Whether it be for the traditional single player content or the unlockable PvP arena mode, Dark Souls III’s first bout of DLC delivers another gruesomely unforgiving but always compelling experience and a fine excuse to return to one of the most memorable gaming series of recent times. It might be a tad shorter than some might have hoped (I’m all for quality over quantity myself), and despite the gameplay proving more than a little familiar at this point, the continuously high quality of the art design and the always exceptional core gameplay combine to create a fine addition to the already brilliant Dark Souls III.
The single player portion of the DLC delivers a new area to explore in the form of the pleasantly familiar Painted World of Ariandel (similarities to the first games’, Painted World of Ariamis are sure to be noted), but despite its initial familiarity to those with fond memories of the original, the Painted World of Ariandel still manages to feel like its own place and, in the process, provides a host of new weapons, a handful of new enemies and two unsurprisingly brutal boss encounters.
In fact, just about everything found in Ariandel is brutal with this relatively short but undoubtedly memorable slice of DLC likely to prove an extremely stern challenge for the vast majority of Dark Souls fans. As always, I’m sure there is some clown out there who’ll be able to finish it without armour while using a dance pad and a plunger as a control scheme, but yeah, for the most of us, this is pretty tough stuff.Like the majority of Souls games, the DLC is unlocked in-game, but unlike the others, it can actually be unlocked pretty early in the adventure. All I’ll say is this…..don’t rush! Make the trip to Ariandel at the earliest possible opportunity and you’re likely to get your ass handed to you. Level up and head back later. Yes, bonfires are more frequent here than they are in the main game, but that won’t make things any easier if you show up in anything less than tip-top condition. This snow-covered landscape is as brutal as it is beautiful with its host of blood thirsty wolves and murderous Vikings (both of which come in sizes normal and gigantic) equally eager to tear you to shreds.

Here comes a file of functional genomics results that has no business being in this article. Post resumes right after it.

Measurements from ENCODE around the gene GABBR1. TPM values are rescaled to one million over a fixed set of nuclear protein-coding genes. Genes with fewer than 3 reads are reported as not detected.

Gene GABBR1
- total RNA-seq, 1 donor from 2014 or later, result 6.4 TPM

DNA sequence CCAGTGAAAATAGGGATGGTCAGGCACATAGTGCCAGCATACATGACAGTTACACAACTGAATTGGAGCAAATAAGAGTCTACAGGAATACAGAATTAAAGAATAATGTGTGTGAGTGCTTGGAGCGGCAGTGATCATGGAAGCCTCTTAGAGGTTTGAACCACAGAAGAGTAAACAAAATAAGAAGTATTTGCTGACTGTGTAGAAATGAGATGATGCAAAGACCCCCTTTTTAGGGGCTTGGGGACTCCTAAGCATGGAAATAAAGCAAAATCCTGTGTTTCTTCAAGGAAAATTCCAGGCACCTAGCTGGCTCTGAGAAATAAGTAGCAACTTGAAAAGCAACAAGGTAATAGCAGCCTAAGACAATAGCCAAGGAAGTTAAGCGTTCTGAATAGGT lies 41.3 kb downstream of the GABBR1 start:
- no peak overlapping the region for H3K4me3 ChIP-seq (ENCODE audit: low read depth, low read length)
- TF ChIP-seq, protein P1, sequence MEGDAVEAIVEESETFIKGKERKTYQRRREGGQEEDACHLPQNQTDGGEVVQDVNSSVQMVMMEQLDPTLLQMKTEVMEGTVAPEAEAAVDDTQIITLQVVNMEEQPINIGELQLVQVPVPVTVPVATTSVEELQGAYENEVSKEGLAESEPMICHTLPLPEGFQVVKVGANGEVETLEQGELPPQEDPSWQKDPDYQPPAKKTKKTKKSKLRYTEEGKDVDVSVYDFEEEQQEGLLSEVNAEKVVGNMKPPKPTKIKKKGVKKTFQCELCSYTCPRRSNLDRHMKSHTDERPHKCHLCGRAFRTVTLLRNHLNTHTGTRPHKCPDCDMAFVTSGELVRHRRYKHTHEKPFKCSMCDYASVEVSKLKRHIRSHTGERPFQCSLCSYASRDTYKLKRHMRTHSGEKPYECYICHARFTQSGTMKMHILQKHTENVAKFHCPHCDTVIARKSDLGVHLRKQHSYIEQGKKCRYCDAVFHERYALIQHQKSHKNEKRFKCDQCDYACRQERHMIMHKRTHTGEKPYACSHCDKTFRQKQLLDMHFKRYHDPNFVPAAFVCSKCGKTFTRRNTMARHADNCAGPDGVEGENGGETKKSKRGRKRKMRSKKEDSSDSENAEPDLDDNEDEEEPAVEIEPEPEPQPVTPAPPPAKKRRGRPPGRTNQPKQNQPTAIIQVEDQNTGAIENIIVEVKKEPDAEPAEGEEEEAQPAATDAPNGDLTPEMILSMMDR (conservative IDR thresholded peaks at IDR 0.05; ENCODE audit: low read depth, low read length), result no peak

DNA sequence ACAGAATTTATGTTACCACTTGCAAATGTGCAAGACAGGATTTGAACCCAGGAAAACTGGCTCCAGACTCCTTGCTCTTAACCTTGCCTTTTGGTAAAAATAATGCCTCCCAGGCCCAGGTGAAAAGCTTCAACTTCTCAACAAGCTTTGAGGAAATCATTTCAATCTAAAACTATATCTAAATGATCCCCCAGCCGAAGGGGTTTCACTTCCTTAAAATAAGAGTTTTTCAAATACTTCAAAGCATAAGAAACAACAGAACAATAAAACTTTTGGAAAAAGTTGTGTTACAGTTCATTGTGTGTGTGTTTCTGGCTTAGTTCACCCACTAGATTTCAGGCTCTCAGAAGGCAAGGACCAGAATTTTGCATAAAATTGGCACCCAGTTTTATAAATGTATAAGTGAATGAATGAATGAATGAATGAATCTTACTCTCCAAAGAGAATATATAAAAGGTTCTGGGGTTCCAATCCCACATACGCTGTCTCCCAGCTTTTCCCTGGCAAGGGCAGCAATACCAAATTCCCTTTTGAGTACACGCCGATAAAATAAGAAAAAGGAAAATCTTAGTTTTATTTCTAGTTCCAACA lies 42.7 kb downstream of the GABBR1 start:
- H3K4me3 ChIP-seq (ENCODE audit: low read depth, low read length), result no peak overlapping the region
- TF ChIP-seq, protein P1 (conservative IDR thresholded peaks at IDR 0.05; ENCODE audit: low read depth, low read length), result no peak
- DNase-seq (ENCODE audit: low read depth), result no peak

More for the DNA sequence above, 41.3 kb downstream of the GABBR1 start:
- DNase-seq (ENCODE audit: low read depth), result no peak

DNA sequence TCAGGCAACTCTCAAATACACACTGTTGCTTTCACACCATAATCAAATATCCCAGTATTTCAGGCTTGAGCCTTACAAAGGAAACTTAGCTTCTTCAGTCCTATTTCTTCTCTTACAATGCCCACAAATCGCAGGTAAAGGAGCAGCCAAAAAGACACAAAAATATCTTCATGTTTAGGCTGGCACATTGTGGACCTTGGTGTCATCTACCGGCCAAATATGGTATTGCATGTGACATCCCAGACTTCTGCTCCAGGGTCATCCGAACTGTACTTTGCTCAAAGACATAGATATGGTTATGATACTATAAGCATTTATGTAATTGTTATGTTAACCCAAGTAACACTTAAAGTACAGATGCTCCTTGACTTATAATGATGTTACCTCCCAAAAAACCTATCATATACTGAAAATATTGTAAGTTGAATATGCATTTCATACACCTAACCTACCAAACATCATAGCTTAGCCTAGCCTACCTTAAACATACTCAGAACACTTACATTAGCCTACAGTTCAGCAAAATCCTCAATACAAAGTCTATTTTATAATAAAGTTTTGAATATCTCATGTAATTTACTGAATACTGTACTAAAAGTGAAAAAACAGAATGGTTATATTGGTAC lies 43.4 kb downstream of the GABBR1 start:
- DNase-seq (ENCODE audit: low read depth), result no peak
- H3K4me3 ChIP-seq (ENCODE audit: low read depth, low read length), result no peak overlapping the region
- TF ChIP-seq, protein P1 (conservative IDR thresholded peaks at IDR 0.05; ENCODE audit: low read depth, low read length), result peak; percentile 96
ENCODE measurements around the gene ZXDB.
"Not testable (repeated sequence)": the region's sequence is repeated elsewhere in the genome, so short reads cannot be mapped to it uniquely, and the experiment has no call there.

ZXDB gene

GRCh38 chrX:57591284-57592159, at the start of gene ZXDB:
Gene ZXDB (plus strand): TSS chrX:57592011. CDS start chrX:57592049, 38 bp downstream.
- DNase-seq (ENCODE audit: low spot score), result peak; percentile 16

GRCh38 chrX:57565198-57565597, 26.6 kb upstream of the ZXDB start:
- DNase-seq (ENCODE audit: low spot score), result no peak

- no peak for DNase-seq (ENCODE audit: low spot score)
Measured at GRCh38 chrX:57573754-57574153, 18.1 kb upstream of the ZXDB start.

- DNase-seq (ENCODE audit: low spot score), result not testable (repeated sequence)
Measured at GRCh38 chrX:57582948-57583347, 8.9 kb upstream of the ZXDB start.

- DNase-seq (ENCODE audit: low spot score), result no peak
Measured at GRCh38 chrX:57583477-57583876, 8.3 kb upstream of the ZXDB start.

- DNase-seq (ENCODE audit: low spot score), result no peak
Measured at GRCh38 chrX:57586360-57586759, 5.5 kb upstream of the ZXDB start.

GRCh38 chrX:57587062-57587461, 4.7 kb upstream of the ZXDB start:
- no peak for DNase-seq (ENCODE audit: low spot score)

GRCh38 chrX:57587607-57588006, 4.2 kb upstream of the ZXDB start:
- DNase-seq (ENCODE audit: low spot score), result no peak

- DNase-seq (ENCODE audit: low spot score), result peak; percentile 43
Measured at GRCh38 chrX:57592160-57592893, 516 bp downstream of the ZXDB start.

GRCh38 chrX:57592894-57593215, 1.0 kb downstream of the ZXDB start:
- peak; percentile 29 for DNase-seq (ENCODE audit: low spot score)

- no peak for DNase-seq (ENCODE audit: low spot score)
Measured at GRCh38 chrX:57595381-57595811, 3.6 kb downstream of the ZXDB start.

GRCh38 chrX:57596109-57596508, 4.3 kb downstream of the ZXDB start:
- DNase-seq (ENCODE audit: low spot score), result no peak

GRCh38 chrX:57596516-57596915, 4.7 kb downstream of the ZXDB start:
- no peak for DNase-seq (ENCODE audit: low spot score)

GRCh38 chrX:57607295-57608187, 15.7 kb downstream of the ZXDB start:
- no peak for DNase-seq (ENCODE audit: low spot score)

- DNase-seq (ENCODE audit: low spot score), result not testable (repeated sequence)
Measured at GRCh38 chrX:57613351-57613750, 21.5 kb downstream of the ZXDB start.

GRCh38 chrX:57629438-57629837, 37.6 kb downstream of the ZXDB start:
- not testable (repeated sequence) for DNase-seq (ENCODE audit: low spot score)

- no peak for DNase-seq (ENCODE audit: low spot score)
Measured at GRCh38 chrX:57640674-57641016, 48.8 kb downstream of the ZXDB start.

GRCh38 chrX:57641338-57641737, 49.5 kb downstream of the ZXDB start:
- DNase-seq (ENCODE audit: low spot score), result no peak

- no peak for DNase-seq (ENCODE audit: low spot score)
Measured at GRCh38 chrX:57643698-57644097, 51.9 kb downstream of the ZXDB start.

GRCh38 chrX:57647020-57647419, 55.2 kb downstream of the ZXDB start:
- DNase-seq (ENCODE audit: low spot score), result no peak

The bosses too, while limited in number, are both memorable and beautifully crafted encounters. Yes, a few more would have been nice, but what is here is top-notch stuff – even if conceptually they are a tad too similar. The second boss is actually optional, but if you’re planning on taking on Ashes Of Ariandel ‘s additional (and much more unique) content, you’re going to have to defeat the second boss and jump through the kind of hoops that Dark Souls fans will have become accustomed to over the last few years.
Once defeated, you’ll be able to take part in Ashes Of Ariandel’s all new PvP mode that pits you against other Ashen Ones via the series’ first stab (no pun intended) at truly competitive online gameplay. It’s relatively basic compared to what we have become accustomed to from the myriad of competitive online shooters flooding the market, but as always, it’s the games’ unique aesthetic and rock solid mechanics that help it to stand out from the crowd. I don’t know how much of a shelf life it will have (especially given its place as paid for DLC), but it’s addictive, incredibly challenging and above all else, quite unlike anything else out there. That might change when Ubisoft’s, For Honor is released next month, but even if the two inevitably share a handful of mechanical similarities, Dark Souls and its distinctive tone and unmatched sense of place ensure that this will remain a largely unique beast.
The 6 player PvP combat is certainly an exciting new way to experience the Dark Souls series and some serious thought has clearly gone into the stage design to ensure that it caters for close range and long distance fighters, but despite this proving a surprisingly successful step into the world of competitive online combat, it’s still the single player proportion of the experience that ultimately proves the most memorable. From its gloriously snow-covered locations to its host of new weapons, brutal enemies and array of hidden secrets, Ashes Of Ariandel proves a fine addition to the already exceptional, Dark Souls III. The limited number of boss encounters and relatively short running time will undoubtedly disappoint some, but if you can accept the reduced scale, you’ll find a corner of Lothric as memorable and challenging as anything found in the main game.
REVIEW CODE: A complimentary Sony Playstation 4 code was provided to Bonus Stage for this review. Please send all review code enquiries to email@example.com.